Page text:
As reported previously, the Communist Party of South Africa (CPSA) hosted the 12th International Meeting of Communist and Workers Parties. Among the stated “102 delegates representing 51 participating Parties from 43 countries” was the Russian Communist Workers' Party – Revolutionary Party of Communists (RCWP-RPC) leader Viktor Tyulkin.
Russia’s Trial of the Century has come to a close with the final ruling declaring former oil tycoon Mikhail Khodorkovsky guilty of embezzling over $25 billion dollars worth of oil from the Yukos oil company he founded and ran.
The bear continues to rattle as, on December 23, the Russian news agency Itar-Tass reported that a former Russian colonel was “detained on suspicions of complicity in terrorism.” Sources at Moscow’s Lefortovo district court identified the suspect as “Former Colonel of the Russian Military Intelligence Service (GRU), Vladimir Kvachkov” and told Itar-Tass that Col. Kvachkov “is suspected of complicity in terrorism and plans to organize an armed revolt.”
The bear is still in the woods and it is waking up from its 20-year hibernation, as a "new" free-trade zone agreement sets itself to restore the Soviet Union. On December 16, 2010, Reuters reported on what could be described as the resurrection of the former Soviet Union, through the invitation of the Ukraine to join the post-Soviet free-trade zone, or Customs Union, between Russia, Belarus, and Kazakhstan.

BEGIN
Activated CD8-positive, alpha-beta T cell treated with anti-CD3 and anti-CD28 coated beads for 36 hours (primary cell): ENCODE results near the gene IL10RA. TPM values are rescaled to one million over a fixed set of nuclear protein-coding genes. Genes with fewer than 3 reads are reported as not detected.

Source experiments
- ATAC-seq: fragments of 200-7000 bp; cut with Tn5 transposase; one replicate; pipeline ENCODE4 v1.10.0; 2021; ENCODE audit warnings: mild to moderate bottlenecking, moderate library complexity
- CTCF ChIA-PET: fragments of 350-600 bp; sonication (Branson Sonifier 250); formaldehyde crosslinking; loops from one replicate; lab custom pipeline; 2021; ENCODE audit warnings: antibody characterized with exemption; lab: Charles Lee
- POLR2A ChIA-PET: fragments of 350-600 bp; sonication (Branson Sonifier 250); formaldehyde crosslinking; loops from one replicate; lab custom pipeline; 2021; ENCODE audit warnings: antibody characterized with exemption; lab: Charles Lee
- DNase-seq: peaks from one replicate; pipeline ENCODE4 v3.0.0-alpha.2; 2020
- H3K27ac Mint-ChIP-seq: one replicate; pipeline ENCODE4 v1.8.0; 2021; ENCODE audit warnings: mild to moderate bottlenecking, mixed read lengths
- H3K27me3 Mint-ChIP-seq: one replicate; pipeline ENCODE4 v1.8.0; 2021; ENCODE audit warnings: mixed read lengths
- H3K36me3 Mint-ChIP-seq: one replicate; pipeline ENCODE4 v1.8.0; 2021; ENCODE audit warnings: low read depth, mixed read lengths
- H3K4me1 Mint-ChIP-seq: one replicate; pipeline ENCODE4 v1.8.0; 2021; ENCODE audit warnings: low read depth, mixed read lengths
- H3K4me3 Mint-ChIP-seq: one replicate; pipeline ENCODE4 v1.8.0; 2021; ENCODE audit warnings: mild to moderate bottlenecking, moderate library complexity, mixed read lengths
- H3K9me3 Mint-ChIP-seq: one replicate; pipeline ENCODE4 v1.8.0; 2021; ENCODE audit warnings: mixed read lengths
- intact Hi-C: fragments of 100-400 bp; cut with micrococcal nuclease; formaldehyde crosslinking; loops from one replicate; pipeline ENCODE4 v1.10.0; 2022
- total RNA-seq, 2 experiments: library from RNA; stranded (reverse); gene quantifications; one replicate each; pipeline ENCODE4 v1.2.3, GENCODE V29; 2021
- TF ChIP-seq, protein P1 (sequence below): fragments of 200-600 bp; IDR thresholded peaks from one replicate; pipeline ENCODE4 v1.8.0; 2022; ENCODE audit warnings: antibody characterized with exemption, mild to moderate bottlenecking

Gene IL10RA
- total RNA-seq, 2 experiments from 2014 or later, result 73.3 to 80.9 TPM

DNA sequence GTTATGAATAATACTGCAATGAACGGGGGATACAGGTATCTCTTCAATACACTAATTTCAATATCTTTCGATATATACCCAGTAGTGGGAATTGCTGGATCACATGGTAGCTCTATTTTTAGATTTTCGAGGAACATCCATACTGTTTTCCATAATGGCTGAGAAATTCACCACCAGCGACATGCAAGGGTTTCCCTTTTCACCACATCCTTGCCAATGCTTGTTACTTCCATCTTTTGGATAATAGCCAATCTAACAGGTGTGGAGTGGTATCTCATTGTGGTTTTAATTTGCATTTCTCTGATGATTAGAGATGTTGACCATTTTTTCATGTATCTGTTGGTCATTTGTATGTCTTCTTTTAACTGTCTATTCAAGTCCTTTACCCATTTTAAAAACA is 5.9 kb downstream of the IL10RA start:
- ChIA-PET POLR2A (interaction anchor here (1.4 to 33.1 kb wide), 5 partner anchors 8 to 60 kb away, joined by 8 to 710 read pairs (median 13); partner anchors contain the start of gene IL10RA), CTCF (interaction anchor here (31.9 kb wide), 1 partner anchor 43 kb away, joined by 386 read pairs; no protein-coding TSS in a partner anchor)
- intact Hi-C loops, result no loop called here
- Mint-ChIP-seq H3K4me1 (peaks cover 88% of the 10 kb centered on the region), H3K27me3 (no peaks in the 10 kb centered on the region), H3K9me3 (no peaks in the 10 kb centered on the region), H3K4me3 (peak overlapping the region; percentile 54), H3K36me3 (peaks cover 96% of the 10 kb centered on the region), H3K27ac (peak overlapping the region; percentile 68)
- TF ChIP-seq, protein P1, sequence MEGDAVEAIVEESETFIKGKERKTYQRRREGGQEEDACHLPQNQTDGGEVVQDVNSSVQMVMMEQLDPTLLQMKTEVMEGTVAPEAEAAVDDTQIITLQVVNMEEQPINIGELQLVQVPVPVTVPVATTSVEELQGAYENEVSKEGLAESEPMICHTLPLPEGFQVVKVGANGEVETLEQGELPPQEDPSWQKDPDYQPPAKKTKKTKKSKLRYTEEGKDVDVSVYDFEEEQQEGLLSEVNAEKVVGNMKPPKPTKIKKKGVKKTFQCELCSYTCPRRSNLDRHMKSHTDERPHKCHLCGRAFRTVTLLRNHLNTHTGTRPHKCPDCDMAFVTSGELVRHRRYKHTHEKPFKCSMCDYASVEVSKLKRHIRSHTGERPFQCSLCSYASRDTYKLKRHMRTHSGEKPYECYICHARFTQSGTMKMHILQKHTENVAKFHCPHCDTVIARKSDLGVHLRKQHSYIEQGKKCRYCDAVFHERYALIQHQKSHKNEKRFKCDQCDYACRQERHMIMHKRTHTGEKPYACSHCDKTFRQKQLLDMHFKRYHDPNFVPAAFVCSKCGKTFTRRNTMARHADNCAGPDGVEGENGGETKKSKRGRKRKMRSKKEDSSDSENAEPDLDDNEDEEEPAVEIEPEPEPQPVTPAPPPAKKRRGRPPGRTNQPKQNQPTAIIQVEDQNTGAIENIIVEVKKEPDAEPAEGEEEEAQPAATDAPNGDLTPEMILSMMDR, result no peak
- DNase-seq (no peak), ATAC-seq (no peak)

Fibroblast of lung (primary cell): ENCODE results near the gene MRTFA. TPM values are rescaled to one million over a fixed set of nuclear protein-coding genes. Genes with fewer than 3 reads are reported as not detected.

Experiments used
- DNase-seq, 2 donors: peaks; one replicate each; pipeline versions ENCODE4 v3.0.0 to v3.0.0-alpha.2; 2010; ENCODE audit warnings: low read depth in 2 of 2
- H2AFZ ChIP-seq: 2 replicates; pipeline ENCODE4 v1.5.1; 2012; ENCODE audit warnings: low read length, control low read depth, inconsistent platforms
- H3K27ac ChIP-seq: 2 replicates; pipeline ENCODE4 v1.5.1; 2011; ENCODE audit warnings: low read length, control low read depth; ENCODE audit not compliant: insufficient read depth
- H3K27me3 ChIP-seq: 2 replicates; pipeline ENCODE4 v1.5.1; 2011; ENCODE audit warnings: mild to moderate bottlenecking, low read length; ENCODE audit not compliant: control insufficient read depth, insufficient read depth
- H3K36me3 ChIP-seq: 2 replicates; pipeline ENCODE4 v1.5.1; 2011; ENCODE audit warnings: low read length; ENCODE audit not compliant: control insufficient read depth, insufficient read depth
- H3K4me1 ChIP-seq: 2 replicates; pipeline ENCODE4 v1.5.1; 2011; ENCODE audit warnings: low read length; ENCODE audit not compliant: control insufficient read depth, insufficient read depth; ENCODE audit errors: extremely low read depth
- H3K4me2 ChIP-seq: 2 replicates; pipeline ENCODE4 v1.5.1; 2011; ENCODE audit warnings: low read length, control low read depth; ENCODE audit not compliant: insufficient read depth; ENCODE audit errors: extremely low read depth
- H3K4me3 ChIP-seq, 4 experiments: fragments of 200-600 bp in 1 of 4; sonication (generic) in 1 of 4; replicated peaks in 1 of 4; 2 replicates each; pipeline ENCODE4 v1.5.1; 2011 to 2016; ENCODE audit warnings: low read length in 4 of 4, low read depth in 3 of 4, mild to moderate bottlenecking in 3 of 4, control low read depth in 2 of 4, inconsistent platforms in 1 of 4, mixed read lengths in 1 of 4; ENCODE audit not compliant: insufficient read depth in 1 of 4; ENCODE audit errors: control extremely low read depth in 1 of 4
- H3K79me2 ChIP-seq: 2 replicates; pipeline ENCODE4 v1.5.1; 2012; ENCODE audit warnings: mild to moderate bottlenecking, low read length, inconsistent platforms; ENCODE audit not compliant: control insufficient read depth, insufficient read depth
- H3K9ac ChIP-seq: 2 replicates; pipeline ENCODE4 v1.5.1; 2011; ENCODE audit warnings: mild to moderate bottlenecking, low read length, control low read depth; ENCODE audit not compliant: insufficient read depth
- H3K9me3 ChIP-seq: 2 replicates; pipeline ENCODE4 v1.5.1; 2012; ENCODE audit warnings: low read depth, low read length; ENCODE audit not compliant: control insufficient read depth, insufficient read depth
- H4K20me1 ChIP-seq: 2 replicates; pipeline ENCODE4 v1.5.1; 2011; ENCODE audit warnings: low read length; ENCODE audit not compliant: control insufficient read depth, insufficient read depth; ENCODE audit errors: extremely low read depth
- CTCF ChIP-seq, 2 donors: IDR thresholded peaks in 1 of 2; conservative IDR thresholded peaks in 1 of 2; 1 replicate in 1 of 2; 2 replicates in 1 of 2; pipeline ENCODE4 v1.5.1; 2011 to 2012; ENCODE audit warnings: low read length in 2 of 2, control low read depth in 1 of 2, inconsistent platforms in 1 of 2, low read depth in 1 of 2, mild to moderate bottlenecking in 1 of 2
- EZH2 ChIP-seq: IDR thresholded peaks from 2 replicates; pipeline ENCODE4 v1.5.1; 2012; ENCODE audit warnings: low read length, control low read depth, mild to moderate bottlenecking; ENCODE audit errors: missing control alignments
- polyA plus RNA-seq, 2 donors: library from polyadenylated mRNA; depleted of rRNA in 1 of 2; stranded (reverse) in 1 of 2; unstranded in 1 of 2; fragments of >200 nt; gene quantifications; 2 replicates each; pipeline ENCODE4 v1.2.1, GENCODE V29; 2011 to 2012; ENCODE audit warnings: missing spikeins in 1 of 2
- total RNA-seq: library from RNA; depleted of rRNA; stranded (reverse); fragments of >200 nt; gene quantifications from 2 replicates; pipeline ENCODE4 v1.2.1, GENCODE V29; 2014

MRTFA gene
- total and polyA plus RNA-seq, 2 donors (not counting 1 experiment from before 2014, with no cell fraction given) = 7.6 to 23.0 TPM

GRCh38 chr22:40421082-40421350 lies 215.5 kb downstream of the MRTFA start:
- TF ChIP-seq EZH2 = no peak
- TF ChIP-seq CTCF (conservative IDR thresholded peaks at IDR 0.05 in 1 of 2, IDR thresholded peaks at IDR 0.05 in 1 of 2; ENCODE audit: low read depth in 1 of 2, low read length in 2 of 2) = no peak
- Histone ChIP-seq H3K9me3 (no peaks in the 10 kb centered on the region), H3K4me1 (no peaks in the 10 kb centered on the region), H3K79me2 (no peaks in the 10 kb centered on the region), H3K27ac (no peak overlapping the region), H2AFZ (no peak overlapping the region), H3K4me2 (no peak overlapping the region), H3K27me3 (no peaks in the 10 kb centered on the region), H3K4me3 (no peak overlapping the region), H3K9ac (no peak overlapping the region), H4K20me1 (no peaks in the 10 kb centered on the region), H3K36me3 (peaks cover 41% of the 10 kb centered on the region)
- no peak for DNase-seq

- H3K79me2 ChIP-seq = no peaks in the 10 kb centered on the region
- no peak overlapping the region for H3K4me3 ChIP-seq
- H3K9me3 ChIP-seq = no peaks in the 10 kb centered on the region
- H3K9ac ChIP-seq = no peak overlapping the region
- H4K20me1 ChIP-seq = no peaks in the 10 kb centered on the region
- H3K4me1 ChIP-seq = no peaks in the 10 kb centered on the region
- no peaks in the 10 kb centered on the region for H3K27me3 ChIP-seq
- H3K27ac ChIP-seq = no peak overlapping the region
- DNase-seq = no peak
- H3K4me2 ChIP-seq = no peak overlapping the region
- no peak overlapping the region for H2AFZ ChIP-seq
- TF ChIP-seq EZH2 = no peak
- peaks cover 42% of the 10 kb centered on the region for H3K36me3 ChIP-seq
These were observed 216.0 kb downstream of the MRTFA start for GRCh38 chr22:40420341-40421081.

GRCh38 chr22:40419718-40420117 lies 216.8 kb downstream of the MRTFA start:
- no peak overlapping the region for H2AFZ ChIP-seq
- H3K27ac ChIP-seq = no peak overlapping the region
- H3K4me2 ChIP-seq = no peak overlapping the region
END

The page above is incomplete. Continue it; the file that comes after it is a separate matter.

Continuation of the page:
Following the release of a series of State Department cables that unveiled Russia's support of international terrorism, WikiLeaks has yet again released a cadre of cables that further place Russia under the veil of scrutiny regarding its activities in Tajikistan.
The release of over 250,000 diplomatic cables has revealed a lot about the intricacies of U.S. diplomacy. However, one aspect of the WikiLeaks release that has been much under the media's radar is what the leaked cables have said about Russia and its surrogate-state sponsorship of what would most accurately be described as an international terrorist network.
As protests enflame the Middle East, destabilizing pro-Western governments, America’s adversaries now find themselves in turmoil. Unlike protests in Egypt, Yemen, Jordan, and Albania, where Communists and socialist forces have comprised the governments there, advocates of liberty have taken to the streets in protest of the tyrannical regime of Libyan dictator Muammar Gadhafi.
What began in Tunisia is no longer containable, as revolution sweeps through the Middle East, challenging whatever government lies in its path — including that of Colonell Moammar Gadhafi, or the “mad dog,” as President Ronald Reagan once called him.
Emboldened by the fall of Egyptian President Hosni Mubarak, a key ally of the United States, other pro-American regimes in the region are quickly coming to realize that their countries are not immune to the revolutionary fervor that has swept through the Middle East. In Bahrain, protests to topple the monarchy continue today, as protesters mourn the deaths of five fellow demonstrators killed the day before in a violent clash with the kingdom’s military.